Community honors ICE detainee who died after testing positive for coronavirus

Posted at 8:43 PM, May 09, 2020
and last updated 2020-05-10 02:11:47-04

SAN DIEGO (KGTV) - Community members gathered at Otay Mesa Detention Center Saturday night to honor the memory of a detainee who died after testing positive for coronavirus.

Carlos Escobar-Mejia, 57, died Wednesday at Paradise Valley Hospital in National City, where he was hospitalized since April 24th, according to Immigration and Customs Enforcement.

READ RELATED: County: Hospitalized Otay Mesa Detention Center detainee died of COVID-19

10News spoke with Carlos's older sister Rosa and she said in Spanish losing him makes her feel like she wants to die.

She said they were extremely close their entire lives.

Carlos had part of his foot amputated, making him wheelchair bound, was diabetic and had high blood pressure according to Rosa and ICE.

Rosa said these ailments made him vulnerable when he was detained by Border Patrol near Campo in January.

Ice said he had a criminal record, and entered the country illegally in 1980.

Carlos's former immigration attorney Joan Del Valle said the two left El Salvador after their brother was assassinated and came to the U.S. out of fear.

Rosa said 'he's made mistakes, but says everyone's made mistakes, no one is perfect.'

She said when her brother got sick ICE ignored his please for help. She said he was throwing up and gasping for air.

She said it took days before he was given any medical attention.

'If they treated the detainees like humans instead of animals, he may still be alive,' she said.

Rosa broke into tears when asked what her favorite memory is of her brother. She said she couldn't recall just one, saying they were all great memories. She recounted how he would help her around the house and said he was a good brother.

CoreCivic issued a statement to 10News, reading:

"We are deeply saddened to report that a detainee who had been hospitalized from our Otay Mesa Detention Center has passed away Wednesday morning. The individual had been transported to a nearby hospital on April 24 due to symptoms of COVID-19.

We had been in close contact with our government partner, Immigration and Customs Enforcement (ICE), about the health of the detainee and immediately notified them of the individual’s passing. The exact cause of death is pending an official determination. We extend our heartfelt sympathy to this individual’s loved ones."

Below is a full statement from ICE.

“A 57-year-old Salvadoran man in U.S. Immigration and Customs Enforcement (ICE) custody at Otay Mesa Detention Center died yesterday morning at an area hospital where he was being treated for COVID-19.

On May 6, Carlos Escobar-Mejia was pronounced dead at 2:15 a.m. local time by medical professionals at the Paradise Valley Hospital in National City, California, where he had been hospitalized since April 24, after exhibiting COVID-19 related symptoms. A COVID-19 test was administered April 24 by ICE Health Services Corp and came back positive that same day. Hospital admissions was notified of the positive test results the day he was hospitalized. The preliminary cause of death was listed as undetermined.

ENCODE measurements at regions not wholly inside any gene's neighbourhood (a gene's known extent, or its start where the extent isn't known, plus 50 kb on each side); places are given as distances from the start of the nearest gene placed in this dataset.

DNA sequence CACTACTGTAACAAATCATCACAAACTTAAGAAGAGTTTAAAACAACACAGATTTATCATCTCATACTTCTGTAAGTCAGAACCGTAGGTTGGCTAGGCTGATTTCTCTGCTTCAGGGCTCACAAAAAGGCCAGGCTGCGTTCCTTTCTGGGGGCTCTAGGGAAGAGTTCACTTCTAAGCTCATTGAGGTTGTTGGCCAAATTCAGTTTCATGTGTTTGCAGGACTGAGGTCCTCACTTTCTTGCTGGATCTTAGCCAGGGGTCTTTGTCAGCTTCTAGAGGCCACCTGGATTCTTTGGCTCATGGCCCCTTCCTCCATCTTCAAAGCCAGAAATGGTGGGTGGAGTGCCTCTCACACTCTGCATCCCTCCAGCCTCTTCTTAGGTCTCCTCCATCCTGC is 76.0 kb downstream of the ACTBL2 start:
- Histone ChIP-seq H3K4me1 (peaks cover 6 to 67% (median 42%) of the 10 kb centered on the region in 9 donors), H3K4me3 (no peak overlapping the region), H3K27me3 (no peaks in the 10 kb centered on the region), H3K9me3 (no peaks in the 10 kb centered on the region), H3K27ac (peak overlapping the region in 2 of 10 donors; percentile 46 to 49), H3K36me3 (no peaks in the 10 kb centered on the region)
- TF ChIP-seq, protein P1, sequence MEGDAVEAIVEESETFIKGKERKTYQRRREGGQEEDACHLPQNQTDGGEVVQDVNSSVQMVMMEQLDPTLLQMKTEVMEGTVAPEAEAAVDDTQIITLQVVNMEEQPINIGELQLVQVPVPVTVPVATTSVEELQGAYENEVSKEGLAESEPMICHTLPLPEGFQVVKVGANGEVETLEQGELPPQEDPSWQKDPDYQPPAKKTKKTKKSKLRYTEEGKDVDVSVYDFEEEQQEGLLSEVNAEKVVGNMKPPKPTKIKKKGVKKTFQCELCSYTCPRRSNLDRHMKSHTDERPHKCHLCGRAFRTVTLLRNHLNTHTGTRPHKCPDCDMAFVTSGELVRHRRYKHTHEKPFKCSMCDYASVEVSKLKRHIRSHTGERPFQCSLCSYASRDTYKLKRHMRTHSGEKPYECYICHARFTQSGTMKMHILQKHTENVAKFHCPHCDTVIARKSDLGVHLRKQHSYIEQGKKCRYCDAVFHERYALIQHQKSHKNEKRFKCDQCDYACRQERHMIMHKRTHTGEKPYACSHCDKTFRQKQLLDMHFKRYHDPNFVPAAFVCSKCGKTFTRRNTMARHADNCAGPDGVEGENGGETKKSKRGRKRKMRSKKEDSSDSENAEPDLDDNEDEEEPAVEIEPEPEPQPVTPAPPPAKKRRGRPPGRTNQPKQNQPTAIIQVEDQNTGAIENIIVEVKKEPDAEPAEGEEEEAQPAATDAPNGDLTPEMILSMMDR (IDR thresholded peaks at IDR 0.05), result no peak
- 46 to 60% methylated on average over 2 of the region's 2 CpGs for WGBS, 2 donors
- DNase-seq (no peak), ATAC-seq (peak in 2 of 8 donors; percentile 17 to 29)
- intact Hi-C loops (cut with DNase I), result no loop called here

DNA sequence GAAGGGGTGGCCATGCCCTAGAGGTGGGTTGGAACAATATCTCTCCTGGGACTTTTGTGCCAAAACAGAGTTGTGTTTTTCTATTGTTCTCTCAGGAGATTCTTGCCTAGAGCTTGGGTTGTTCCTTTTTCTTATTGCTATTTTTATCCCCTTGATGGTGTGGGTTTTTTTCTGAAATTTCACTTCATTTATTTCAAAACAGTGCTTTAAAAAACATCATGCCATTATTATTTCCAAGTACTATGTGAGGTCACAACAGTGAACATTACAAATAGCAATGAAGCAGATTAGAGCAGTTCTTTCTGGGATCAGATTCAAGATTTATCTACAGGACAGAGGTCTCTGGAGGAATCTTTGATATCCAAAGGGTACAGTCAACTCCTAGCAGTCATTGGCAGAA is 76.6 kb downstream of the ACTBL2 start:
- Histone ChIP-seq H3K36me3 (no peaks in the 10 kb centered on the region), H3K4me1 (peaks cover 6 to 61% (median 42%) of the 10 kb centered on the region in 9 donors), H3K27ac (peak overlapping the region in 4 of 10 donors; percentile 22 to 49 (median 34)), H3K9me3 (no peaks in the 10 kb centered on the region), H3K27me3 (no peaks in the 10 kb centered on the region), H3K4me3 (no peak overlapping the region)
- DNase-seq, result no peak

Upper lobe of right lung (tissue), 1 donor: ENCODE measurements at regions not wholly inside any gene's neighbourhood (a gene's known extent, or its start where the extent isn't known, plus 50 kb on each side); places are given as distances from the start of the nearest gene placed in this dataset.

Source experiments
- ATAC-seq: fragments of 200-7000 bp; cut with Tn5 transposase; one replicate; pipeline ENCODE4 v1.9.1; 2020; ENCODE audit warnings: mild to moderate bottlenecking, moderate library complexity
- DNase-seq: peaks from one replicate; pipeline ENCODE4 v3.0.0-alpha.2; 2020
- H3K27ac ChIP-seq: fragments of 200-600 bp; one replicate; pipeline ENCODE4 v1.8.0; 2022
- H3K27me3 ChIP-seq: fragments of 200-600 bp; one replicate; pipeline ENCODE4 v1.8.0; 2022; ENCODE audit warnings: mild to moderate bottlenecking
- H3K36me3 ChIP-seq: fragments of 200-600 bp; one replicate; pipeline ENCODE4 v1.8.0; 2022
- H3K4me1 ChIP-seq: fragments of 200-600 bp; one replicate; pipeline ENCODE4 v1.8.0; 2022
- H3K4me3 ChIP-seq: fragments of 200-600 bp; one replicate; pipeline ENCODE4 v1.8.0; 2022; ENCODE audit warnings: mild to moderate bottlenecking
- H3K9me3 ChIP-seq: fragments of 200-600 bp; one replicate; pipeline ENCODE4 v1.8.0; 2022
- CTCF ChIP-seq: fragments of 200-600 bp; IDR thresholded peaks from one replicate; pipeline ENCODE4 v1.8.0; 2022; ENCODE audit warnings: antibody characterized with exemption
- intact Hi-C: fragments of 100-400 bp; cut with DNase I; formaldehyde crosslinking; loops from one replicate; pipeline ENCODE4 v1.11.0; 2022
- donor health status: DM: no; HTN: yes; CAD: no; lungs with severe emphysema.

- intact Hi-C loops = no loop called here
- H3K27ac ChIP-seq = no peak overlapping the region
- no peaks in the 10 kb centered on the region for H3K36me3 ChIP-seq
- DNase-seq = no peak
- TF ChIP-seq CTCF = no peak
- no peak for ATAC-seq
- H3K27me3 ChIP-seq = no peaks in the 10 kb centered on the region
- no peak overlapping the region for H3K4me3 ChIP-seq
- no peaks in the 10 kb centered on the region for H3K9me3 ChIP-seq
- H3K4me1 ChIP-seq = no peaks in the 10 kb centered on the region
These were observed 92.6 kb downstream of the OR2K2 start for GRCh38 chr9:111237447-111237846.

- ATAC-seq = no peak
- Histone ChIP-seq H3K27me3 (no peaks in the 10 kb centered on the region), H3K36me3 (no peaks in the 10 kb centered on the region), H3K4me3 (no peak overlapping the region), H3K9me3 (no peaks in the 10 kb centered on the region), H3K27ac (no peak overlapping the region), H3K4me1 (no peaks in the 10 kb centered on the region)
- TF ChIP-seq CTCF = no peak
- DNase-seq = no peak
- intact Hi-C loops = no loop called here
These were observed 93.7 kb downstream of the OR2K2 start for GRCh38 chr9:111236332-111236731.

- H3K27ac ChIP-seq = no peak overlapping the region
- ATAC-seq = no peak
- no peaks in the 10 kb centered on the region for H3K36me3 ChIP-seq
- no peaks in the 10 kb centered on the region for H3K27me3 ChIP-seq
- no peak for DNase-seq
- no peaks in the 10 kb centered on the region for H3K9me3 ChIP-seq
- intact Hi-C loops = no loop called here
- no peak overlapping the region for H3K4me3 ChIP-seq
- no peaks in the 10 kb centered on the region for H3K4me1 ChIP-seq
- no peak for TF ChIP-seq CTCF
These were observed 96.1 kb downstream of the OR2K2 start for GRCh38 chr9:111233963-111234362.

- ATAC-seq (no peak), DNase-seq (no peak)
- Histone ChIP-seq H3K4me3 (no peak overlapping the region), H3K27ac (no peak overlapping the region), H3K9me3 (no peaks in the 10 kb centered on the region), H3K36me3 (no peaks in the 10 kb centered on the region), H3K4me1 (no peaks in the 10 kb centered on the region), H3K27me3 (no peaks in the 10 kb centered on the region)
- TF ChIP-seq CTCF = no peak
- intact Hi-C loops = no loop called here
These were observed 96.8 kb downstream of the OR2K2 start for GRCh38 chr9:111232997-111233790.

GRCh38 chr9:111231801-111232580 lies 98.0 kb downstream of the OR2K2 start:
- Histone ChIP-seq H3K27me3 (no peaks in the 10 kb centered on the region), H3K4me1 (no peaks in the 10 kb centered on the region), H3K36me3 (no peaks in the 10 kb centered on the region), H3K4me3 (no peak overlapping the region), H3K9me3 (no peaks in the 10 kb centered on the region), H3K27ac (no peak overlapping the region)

Consistent with the agency’s protocols, the appropriate agencies have been notified about the death, including the Department of Homeland Security’s (DHS) Office of Inspector General (OIG), and the ICE Office of Professional Responsibility (OPR). Additionally, ICE has notified the Salvadoran consulate and Escobar-Mejia’s next of kin.

Escobar-Mejia entered ICE custody Jan. 10, following his arrest by U. S. Border Patrol near Campo, California, and was transferred to ICE custody at Otay Mesa Detention Center (OMDC) due to pending removal proceedings. A medical screening conducted by IHSC at OMDC Jan. 11 indicated Mr. Escobar-Mejia had hypertension. He also self-identified as having diabetes.

On Jan. 13, ICE filed a motion for change of venue from Los Angeles to San Diego, California. An immigration judge denied him bond April 15 after deeming him a flight risk.

Escobar-Mejia originally entered the U.S. without admission or parole in 1980. Previously, Escobar-Mejia had entered ICE custody in March 2012 following his arrest on local charges by the Los Angeles Sheriff’s Department. He was released on an immigration bond in June 2012. His criminal convictions include grand theft, possession of a controlled substance, receiving known stolen property and DUI.

ICE is firmly committed to the health and welfare of all those in its custody and is undertaking a comprehensive agency-wide review of this incident, as it does in all such cases. Fatalities in ICE custody, statistically, are exceedingly rare and occur at a fraction of the national average for the U.S. detained population.

The agency’s comprehensive review will be conducted by ICE senior leadership, including Enforcement and Removal Operations (ERO) and the Office of the Principal Legal Advisor (OPLA).

ICE’s Health Service Corps (IHSC) ensures the provision of necessary medical care services as required by ICE Performance-Based National Detention Standards and based on the medical needs of the detainee. Comprehensive medical care is provided from the moment detainees arrive and throughout the entirety of their stay. All ICE detainees receive medical, dental and mental health intake screening within 12 hours of arriving at each detention facility, a full health assessment within 14 days of entering ICE custody or arrival at a facility, and access to daily sick call and 24-hour emergency care. Pursuant to our commitment to the welfare of those in the agency’s custody, ICE annually spends more than $269 million on the spectrum of healthcare services provided to detainees.”